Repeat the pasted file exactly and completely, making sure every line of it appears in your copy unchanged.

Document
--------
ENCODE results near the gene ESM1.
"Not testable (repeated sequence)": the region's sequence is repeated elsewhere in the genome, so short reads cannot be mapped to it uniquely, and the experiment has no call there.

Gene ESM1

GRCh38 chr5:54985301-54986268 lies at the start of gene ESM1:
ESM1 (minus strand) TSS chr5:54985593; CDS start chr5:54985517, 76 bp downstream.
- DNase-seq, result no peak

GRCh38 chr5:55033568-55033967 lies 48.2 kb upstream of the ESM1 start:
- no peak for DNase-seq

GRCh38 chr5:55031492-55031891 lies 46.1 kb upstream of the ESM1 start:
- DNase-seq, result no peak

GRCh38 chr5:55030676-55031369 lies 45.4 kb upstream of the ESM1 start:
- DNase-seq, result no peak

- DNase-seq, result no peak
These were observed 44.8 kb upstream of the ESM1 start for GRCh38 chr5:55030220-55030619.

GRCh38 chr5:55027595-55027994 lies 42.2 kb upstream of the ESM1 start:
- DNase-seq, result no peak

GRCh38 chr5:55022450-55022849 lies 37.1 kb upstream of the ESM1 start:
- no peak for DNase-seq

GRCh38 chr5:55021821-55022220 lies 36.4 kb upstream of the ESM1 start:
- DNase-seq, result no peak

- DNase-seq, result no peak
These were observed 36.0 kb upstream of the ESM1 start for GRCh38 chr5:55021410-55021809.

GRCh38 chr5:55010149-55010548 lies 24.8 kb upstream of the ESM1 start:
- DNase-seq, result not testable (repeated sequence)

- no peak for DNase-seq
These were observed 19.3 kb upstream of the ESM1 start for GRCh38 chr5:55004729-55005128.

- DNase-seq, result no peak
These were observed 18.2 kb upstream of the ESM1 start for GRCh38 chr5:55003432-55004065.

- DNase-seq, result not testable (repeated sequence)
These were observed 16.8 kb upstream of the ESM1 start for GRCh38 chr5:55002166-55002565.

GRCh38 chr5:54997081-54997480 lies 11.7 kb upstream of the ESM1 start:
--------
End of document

ENCODE results near the gene ESM1.
"Not testable (repeated sequence)": the region's sequence is repeated elsewhere in the genome, so short reads cannot be mapped to it uniquely, and the experiment has no call there.

Gene ESM1

GRCh38 chr5:54985301-54986268 lies at the start of gene ESM1:
ESM1 (minus strand) TSS chr5:54985593; CDS start chr5:54985517, 76 bp downstream.
- DNase-seq, result no peak

GRCh38 chr5:55033568-55033967 lies 48.2 kb upstream of the ESM1 start:
- no peak for DNase-seq

GRCh38 chr5:55031492-55031891 lies 46.1 kb upstream of the ESM1 start:
- DNase-seq, result no peak

GRCh38 chr5:55030676-55031369 lies 45.4 kb upstream of the ESM1 start:
- DNase-seq, result no peak

- DNase-seq, result no peak
These were observed 44.8 kb upstream of the ESM1 start for GRCh38 chr5:55030220-55030619.

GRCh38 chr5:55027595-55027994 lies 42.2 kb upstream of the ESM1 start:
- DNase-seq, result no peak

GRCh38 chr5:55022450-55022849 lies 37.1 kb upstream of the ESM1 start:
- no peak for DNase-seq

GRCh38 chr5:55021821-55022220 lies 36.4 kb upstream of the ESM1 start:
- DNase-seq, result no peak

- DNase-seq, result no peak
These were observed 36.0 kb upstream of the ESM1 start for GRCh38 chr5:55021410-55021809.

GRCh38 chr5:55010149-55010548 lies 24.8 kb upstream of the ESM1 start:
- DNase-seq, result not testable (repeated sequence)

- no peak for DNase-seq
These were observed 19.3 kb upstream of the ESM1 start for GRCh38 chr5:55004729-55005128.

- DNase-seq, result no peak
These were observed 18.2 kb upstream of the ESM1 start for GRCh38 chr5:55003432-55004065.

- DNase-seq, result not testable (repeated sequence)
These were observed 16.8 kb upstream of the ESM1 start for GRCh38 chr5:55002166-55002565.

GRCh38 chr5:54997081-54997480 lies 11.7 kb upstream of the ESM1 start: